Verse > Anthologies > > Arthur Quiller-Couch, ed. > The Oxford Book of Victorian Verse
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Arthur Quiller-Couch, comp.  The Oxford Book of Victorian Verse.  1922.
 
The Man to the Angel
By ‘A. E.’ (George William Russell) (1867–1935)
 
I HAVE wept a million tears;
  Pure and proud one, where are thine?
What the gain tho’ all thy years
  In unbroken beauty shine?
 
All your beauty cannot win        5
  Truth we learn in pain and sighs:
You can never enter in
  To the circle of the wise.
 
They are but the slaves of light
  Who have never known the gloom,        10
And between the dark and light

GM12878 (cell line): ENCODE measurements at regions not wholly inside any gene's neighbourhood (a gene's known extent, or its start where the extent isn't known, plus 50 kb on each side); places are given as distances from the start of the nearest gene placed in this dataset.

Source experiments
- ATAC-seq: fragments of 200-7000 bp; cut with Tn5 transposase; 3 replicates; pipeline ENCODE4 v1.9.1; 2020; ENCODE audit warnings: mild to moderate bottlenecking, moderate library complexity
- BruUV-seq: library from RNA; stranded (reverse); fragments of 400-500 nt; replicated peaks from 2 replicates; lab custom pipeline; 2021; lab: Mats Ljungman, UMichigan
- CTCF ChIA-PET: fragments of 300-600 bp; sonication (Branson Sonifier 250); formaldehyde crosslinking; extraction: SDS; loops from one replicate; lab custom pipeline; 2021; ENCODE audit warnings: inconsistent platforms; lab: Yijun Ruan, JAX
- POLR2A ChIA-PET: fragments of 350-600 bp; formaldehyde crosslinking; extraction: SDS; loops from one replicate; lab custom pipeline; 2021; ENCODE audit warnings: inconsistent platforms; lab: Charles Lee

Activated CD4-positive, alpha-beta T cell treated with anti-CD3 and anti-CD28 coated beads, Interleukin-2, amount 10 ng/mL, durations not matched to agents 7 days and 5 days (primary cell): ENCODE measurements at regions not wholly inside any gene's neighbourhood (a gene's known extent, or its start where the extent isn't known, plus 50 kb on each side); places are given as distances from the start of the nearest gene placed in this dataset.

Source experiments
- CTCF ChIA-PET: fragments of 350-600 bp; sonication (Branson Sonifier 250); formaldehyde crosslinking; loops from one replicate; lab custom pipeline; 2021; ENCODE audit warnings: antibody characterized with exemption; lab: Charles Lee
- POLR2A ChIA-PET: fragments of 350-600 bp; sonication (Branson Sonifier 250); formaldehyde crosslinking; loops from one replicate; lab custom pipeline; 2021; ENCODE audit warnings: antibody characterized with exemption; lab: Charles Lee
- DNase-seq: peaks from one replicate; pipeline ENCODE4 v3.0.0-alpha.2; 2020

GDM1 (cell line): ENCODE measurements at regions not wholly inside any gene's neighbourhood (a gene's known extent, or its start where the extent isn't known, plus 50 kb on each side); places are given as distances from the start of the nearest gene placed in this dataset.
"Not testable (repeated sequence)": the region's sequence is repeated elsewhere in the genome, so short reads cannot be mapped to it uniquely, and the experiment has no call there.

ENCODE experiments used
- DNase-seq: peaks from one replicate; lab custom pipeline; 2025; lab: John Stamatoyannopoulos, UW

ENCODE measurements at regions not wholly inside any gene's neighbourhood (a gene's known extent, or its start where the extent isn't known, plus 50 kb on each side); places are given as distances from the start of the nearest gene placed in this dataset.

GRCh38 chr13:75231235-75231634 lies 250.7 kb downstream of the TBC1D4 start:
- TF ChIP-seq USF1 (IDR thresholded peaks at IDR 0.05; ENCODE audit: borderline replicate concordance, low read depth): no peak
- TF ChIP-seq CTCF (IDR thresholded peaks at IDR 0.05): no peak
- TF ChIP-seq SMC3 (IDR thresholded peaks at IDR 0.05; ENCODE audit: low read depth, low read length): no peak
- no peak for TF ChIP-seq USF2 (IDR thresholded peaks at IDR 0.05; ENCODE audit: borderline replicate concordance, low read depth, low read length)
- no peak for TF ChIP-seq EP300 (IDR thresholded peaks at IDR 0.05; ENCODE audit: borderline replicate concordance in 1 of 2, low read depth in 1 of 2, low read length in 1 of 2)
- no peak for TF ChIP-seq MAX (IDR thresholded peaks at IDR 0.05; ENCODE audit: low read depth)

Will’d in freedom their own doom.
 
Think not, in your pureness there,
  That our pain but follows sin;
There are fires for those who dare        15
  Seek the throne of might to win.
 
Pure one, from your pride refrain:
  Dark and lost amid the strife,
I am myriad years of pain
  Nearer to the fount of life.        20
 
When defiance fierce is thrown
  At the God to whom you bow,
Rest the lips of the Unknown
  Tenderest upon my brow.
 
 
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